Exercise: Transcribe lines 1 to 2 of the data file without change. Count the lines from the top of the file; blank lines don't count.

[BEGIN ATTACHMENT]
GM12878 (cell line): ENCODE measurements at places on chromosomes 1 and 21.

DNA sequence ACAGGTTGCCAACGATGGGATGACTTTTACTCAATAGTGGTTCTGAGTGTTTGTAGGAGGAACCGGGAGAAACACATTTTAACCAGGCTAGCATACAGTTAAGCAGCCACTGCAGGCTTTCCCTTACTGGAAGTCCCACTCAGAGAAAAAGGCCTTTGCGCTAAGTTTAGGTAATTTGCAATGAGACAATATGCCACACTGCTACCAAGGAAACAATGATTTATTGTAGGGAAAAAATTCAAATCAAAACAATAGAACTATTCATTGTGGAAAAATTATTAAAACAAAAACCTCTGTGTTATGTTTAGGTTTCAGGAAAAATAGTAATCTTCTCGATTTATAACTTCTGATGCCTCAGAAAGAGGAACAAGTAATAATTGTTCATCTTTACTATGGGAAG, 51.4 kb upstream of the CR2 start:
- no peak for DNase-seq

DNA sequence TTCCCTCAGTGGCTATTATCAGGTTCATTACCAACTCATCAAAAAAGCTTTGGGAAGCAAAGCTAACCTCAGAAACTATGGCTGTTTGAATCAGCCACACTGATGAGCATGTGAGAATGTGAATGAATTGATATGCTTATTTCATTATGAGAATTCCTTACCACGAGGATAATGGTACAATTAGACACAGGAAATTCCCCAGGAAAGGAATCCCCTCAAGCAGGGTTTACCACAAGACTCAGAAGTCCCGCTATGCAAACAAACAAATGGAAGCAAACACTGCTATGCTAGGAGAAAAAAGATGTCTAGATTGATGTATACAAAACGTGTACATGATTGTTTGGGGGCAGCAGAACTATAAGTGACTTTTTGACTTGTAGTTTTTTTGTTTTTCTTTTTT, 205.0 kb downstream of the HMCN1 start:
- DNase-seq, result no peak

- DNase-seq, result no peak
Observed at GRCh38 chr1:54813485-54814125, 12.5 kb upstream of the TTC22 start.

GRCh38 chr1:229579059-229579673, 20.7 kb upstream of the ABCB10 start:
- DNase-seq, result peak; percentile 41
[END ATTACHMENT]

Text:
GM12878 (cell line): ENCODE measurements at places on chromosomes 1 and 21.

DNA sequence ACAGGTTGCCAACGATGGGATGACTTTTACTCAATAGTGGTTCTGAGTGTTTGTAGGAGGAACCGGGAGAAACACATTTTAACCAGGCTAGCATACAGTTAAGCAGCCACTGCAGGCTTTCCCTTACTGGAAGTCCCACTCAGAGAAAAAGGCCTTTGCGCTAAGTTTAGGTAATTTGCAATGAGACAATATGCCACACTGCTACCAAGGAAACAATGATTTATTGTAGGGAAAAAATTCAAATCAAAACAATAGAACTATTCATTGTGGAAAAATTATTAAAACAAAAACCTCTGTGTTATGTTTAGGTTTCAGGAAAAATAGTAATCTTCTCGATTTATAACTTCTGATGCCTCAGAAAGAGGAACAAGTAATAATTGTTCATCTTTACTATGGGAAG, 51.4 kb upstream of the CR2 start: